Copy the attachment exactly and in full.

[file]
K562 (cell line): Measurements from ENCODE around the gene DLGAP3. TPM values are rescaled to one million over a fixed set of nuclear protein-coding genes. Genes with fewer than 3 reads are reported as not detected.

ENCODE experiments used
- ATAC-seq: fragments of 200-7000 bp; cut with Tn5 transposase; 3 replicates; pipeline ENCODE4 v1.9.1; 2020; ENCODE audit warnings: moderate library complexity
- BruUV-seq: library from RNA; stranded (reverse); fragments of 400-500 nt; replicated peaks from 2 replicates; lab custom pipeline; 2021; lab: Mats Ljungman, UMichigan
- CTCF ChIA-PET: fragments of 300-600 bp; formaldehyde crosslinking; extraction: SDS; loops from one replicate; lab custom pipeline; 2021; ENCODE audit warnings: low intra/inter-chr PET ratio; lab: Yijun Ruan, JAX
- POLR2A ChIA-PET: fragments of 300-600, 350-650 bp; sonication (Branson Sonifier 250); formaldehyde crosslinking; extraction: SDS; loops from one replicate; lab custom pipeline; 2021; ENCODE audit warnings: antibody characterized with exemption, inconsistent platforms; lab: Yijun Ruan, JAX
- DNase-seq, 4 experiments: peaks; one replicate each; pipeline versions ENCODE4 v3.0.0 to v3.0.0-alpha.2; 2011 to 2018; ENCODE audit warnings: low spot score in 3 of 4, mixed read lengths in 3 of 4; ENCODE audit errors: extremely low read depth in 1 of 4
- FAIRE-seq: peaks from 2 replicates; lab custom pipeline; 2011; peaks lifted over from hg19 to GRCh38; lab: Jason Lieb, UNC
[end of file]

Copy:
K562 (cell line): Measurements from ENCODE around the gene DLGAP3. TPM values are rescaled to one million over a fixed set of nuclear protein-coding genes. Genes with fewer than 3 reads are reported as not detected.

ENCODE experiments used
- ATAC-seq: fragments of 200-7000 bp; cut with Tn5 transposase; 3 replicates; pipeline ENCODE4 v1.9.1; 2020; ENCODE audit warnings: moderate library complexity
- BruUV-seq: library from RNA; stranded (reverse); fragments of 400-500 nt; replicated peaks from 2 replicates; lab custom pipeline; 2021; lab: Mats Ljungman, UMichigan
- CTCF ChIA-PET: fragments of 300-600 bp; formaldehyde crosslinking; extraction: SDS; loops from one replicate; lab custom pipeline; 2021; ENCODE audit warnings: low intra/inter-chr PET ratio; lab: Yijun Ruan, JAX
- POLR2A ChIA-PET: fragments of 300-600, 350-650 bp; sonication (Branson Sonifier 250); formaldehyde crosslinking; extraction: SDS; loops from one replicate; lab custom pipeline; 2021; ENCODE audit warnings: antibody characterized with exemption, inconsistent platforms; lab: Yijun Ruan, JAX
- DNase-seq, 4 experiments: peaks; one replicate each; pipeline versions ENCODE4 v3.0.0 to v3.0.0-alpha.2; 2011 to 2018; ENCODE audit warnings: low spot score in 3 of 4, mixed read lengths in 3 of 4; ENCODE audit errors: extremely low read depth in 1 of 4
- FAIRE-seq: peaks from 2 replicates; lab custom pipeline; 2011; peaks lifted over from hg19 to GRCh38; lab: Jason Lieb, UNC